Working in summer: cellist
“I play ‚Lohengrin‘ in shorts and flip-flops”
When his colleagues in the Leipzig Gewandhaus Orchestra go on summer break, the cellist Matthias Schreiber will be sitting in the orchestra pit of the Bayreuth Festival. Instead of a holiday, a Wagnerian treat.
By Ula Brunner
This summer Matthias Schreiber can safely leave his white tie and tails in the closet. Not only because the Gewandhaus Orchestra in Leipzig will be taking a six-week break: for almost forty years, the cellist has been a permanent member of what is probably the world’s largest professional orchestra. But also because every two years he, a “dyed-in-the-wool Wagnerian”, goes to Bayreuth. While his Leipzig colleagues are on holiday, Schreiber sweats along with around 200 other musicians from all over the world in the Bayreuth orchestra pit. This is located below the stage, and in summer the temperatures there are almost unbearably hot. That’s why a casual clothing etiquette prevails among the musicians. “I play Lohengrin in shorts and flip-flops; I don’t change my clothes. It’s my way of relaxing, so to speak”, says Schreiber.
Actually, he confesses with a small smile, he needs his vacation, even a certain amount of time without music, to clear his head. His everyday life as a musician in Leipzig is determined by rehearsals, performances and tours. Schreiber has been a member of the orchestra since it moved to the Neue Gewandhaus on Augustusplatz in 1981. When the tall man rushes jauntily down the aisles of the concert hall, his instrument strapped loosely on his back, you feel how naturally he is part of the place.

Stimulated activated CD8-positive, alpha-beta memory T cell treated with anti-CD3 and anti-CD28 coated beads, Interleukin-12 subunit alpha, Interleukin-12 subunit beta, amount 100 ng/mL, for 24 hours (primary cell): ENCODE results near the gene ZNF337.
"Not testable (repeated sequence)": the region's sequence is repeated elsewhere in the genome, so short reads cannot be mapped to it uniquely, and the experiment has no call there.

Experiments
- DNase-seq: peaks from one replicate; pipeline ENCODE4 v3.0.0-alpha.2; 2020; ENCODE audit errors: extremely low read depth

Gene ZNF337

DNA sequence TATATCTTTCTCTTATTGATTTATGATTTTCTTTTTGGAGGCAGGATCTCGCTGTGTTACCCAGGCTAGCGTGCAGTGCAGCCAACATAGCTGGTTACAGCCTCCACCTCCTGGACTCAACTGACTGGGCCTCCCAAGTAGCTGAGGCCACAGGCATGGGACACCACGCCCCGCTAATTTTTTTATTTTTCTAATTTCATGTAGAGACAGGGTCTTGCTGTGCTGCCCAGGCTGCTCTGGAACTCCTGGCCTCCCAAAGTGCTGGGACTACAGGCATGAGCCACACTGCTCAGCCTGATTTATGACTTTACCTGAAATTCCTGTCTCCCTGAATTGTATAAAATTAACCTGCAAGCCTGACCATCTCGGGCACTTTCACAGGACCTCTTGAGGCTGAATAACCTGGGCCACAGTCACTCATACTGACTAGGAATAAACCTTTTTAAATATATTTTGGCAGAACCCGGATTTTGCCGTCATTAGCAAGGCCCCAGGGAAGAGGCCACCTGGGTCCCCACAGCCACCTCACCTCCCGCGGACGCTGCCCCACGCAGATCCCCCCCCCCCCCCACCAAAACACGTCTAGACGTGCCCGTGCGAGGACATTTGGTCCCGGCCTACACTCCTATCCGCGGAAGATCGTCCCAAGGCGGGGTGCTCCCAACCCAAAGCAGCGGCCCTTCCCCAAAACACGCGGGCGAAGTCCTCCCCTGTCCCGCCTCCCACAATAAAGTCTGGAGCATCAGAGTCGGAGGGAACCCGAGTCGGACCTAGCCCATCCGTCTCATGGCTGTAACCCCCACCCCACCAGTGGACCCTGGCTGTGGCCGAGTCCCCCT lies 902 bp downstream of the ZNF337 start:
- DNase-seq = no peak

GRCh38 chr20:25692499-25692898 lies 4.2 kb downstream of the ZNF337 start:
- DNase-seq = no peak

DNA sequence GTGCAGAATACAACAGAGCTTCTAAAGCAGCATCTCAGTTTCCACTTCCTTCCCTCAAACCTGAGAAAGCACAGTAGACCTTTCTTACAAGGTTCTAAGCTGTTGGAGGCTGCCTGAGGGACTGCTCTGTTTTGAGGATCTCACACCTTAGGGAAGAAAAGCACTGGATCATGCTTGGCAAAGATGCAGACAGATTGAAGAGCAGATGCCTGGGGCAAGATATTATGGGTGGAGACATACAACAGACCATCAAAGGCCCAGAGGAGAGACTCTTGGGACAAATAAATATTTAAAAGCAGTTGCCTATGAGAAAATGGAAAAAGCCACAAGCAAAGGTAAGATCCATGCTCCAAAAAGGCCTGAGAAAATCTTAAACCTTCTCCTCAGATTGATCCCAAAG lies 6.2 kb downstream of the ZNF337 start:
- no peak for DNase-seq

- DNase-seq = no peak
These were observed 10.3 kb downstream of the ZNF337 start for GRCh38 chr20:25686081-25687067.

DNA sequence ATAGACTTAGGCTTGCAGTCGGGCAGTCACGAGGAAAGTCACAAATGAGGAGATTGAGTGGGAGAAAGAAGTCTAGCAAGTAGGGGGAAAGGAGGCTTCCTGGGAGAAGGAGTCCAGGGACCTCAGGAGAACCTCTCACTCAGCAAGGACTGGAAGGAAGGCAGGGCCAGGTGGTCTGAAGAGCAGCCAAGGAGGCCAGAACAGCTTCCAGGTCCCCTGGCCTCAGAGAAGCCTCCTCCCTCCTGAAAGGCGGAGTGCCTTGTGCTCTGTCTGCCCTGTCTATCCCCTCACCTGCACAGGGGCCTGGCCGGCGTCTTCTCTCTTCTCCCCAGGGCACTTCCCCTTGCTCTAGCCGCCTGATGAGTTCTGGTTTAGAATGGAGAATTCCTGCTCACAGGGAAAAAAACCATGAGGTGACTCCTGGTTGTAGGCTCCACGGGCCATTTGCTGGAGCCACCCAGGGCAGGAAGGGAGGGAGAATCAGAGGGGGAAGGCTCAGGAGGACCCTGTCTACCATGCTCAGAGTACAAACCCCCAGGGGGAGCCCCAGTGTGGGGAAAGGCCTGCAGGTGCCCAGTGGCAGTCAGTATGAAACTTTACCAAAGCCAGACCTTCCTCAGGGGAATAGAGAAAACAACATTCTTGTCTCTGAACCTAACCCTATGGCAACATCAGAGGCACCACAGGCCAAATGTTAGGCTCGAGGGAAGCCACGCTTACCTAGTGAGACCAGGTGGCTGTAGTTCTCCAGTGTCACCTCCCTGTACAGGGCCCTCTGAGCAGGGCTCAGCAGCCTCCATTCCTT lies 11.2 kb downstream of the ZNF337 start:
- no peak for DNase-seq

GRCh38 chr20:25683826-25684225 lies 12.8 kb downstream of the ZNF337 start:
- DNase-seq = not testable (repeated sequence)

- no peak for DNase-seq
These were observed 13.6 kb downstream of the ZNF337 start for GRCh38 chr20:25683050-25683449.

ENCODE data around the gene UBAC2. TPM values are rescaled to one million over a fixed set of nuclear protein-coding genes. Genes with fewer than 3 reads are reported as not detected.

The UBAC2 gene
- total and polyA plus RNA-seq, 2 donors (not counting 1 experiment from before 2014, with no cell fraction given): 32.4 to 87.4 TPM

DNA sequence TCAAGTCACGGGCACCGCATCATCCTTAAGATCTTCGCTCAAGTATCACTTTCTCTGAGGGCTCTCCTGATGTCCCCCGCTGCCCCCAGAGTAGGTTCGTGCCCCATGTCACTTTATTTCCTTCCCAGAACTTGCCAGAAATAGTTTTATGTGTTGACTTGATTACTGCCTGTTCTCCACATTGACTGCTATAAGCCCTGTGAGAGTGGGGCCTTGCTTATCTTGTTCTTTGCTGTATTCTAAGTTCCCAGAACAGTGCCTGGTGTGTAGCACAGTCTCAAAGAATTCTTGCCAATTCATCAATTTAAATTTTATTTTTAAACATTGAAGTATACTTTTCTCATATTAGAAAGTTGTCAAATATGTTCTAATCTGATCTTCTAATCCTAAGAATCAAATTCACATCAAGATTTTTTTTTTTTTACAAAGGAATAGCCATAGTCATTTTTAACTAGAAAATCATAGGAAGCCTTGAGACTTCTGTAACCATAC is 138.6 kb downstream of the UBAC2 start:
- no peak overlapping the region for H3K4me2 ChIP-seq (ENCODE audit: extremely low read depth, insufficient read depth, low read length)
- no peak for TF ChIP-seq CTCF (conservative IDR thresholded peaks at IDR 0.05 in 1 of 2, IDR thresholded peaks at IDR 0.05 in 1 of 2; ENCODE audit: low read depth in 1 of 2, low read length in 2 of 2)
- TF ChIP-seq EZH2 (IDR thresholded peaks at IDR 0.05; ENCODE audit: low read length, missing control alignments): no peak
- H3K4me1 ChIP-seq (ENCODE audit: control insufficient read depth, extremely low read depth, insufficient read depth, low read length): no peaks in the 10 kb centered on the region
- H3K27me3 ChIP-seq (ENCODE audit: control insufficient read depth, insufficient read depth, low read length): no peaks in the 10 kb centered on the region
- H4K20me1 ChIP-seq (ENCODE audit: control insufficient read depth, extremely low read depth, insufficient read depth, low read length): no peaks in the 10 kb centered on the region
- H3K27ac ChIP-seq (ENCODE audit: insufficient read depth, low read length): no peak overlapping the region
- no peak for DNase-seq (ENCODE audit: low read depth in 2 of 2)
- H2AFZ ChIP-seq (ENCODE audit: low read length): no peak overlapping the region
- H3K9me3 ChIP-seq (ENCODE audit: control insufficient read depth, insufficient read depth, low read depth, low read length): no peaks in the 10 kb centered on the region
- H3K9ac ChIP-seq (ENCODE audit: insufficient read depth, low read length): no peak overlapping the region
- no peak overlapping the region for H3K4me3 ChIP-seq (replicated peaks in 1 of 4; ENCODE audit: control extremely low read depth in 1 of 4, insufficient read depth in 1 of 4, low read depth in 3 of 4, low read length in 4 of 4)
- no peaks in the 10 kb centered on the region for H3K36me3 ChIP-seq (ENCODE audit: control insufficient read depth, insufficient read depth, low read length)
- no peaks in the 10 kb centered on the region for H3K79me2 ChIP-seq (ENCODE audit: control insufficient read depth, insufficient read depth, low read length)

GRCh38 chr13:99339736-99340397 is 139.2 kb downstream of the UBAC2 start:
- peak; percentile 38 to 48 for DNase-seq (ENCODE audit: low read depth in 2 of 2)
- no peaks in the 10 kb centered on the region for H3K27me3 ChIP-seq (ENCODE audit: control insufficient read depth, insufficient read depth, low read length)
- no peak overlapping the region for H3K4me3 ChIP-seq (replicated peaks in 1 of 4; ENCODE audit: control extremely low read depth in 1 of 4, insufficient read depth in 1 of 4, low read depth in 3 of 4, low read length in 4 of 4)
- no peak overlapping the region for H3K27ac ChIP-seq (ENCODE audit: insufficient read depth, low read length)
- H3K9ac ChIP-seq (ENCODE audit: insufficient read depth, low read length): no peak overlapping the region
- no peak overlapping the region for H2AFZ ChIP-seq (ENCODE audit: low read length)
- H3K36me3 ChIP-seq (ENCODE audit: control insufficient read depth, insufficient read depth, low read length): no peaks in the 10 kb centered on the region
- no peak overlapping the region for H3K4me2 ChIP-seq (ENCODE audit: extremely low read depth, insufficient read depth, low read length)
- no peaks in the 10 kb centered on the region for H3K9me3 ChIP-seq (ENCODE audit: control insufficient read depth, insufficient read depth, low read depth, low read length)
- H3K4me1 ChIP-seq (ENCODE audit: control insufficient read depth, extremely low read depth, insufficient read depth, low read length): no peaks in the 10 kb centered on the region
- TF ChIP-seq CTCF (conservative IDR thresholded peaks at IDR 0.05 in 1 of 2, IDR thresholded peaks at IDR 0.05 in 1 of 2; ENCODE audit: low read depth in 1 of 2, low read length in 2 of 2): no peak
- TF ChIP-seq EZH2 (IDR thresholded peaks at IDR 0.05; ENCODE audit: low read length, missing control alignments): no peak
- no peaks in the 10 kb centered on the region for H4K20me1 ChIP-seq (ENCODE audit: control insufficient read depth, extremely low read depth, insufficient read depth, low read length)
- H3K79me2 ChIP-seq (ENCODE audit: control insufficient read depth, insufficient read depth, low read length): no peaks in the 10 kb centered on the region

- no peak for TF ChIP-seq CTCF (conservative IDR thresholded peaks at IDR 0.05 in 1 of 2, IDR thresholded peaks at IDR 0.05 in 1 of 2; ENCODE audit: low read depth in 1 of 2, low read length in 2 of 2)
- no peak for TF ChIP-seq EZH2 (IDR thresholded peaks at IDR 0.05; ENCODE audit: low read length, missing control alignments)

And then Bayreuth! From the beginning of the rehearsal to the last performance, the festival takes ten weeks. That sounds exhausting. Schreiber waves the thought away: “Despite everything, it’s a relaxed atmosphere”. His family often accompanies him; he doesn’t play every day, so there is time for excursions and hiking. He likes to use the one-hour break between acts for a walk in the forest or for a visit to the neighboring Kneipp bath.